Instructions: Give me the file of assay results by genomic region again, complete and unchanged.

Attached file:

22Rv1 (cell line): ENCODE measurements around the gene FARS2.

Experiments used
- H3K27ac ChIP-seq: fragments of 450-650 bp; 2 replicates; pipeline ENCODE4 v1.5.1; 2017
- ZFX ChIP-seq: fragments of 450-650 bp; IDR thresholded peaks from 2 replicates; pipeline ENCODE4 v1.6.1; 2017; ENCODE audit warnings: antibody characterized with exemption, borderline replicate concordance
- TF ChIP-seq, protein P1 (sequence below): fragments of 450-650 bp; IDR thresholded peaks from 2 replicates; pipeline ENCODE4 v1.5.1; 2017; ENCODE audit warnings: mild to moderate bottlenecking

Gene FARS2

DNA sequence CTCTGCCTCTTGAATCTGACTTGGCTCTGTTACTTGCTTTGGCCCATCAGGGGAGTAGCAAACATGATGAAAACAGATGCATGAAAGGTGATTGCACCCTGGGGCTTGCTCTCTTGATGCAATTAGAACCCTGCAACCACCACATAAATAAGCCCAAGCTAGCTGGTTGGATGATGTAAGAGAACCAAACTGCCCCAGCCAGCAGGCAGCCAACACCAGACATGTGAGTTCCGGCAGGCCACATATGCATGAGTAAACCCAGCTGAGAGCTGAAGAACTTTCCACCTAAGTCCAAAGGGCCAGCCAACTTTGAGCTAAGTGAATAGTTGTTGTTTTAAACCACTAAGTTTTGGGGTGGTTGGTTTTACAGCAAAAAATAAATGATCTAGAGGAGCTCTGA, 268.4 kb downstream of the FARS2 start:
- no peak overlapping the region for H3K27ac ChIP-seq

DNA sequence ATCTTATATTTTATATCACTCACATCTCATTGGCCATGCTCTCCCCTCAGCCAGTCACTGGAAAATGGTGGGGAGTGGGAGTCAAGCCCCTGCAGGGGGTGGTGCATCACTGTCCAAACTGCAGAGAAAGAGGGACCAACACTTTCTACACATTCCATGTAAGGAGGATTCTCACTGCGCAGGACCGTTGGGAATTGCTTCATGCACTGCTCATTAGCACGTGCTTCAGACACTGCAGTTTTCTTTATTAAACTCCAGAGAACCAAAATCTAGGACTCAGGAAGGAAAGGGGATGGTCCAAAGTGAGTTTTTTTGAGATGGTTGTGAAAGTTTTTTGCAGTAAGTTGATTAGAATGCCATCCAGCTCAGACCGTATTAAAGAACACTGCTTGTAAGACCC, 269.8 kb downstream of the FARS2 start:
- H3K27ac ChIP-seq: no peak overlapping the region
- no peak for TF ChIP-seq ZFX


22Rv1 (cell line): ENCODE measurements around the gene FARS2.

Experiments used
- H3K27ac ChIP-seq: fragments of 450-650 bp; 2 replicates; pipeline ENCODE4 v1.5.1; 2017
- ZFX ChIP-seq: fragments of 450-650 bp; IDR thresholded peaks from 2 replicates; pipeline ENCODE4 v1.6.1; 2017; ENCODE audit warnings: antibody characterized with exemption, borderline replicate concordance
- TF ChIP-seq, protein P1 (sequence below): fragments of 450-650 bp; IDR thresholded peaks from 2 replicates; pipeline ENCODE4 v1.5.1; 2017; ENCODE audit warnings: mild to moderate bottlenecking

Gene FARS2

DNA sequence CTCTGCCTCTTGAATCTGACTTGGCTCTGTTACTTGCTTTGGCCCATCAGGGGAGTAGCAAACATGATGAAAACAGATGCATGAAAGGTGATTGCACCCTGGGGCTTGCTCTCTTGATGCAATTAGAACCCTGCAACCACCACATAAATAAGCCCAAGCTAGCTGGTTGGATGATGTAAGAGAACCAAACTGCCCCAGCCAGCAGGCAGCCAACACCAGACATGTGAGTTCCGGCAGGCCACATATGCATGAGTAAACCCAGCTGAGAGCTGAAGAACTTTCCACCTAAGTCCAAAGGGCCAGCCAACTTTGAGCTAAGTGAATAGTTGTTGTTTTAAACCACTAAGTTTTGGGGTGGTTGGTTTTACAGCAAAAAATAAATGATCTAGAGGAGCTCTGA, 268.4 kb downstream of the FARS2 start:
- no peak overlapping the region for H3K27ac ChIP-seq

DNA sequence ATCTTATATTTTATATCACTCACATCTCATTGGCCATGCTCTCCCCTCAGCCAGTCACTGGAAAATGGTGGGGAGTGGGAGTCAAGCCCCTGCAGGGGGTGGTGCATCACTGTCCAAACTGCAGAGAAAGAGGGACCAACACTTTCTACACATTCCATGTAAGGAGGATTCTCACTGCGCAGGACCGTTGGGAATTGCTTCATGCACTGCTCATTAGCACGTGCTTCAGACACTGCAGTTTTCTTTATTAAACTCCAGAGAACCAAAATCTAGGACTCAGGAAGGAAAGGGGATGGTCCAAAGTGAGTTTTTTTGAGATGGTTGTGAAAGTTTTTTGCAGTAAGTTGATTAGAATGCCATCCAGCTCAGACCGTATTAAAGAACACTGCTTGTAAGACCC, 269.8 kb downstream of the FARS2 start:
- H3K27ac ChIP-seq: no peak overlapping the region
- no peak for TF ChIP-seq ZFX